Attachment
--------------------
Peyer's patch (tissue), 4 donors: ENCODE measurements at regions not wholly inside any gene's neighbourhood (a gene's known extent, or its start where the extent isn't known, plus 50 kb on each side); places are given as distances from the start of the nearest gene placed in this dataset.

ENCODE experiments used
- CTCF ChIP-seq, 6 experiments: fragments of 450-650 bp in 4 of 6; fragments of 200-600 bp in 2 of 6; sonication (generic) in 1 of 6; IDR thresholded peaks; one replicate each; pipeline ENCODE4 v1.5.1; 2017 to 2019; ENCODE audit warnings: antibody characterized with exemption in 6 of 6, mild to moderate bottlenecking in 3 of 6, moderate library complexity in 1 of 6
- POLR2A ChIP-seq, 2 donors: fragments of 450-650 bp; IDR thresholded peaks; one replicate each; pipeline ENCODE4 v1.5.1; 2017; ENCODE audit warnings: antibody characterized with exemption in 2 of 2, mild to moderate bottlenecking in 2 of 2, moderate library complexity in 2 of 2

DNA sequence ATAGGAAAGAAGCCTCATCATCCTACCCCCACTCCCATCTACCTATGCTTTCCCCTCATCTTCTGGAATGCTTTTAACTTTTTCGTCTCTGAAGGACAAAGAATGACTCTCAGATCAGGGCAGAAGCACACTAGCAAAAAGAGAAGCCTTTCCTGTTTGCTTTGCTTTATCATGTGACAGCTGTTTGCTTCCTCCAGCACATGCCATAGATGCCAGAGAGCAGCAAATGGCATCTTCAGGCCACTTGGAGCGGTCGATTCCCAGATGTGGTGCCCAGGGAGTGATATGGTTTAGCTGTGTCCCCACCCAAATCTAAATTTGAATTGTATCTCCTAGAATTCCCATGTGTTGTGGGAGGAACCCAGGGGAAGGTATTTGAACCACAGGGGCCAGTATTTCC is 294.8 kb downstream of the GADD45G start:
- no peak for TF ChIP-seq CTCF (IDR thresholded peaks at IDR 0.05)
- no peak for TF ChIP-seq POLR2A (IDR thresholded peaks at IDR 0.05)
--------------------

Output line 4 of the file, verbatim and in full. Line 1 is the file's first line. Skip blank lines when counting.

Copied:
- POLR2A ChIP-seq, 2 donors: fragments of 450-650 bp; IDR thresholded peaks; one replicate each; pipeline ENCODE4 v1.5.1; 2017; ENCODE audit warnings: antibody characterized with exemption in 2 of 2, mild to moderate bottlenecking in 2 of 2, moderate library complexity in 2 of 2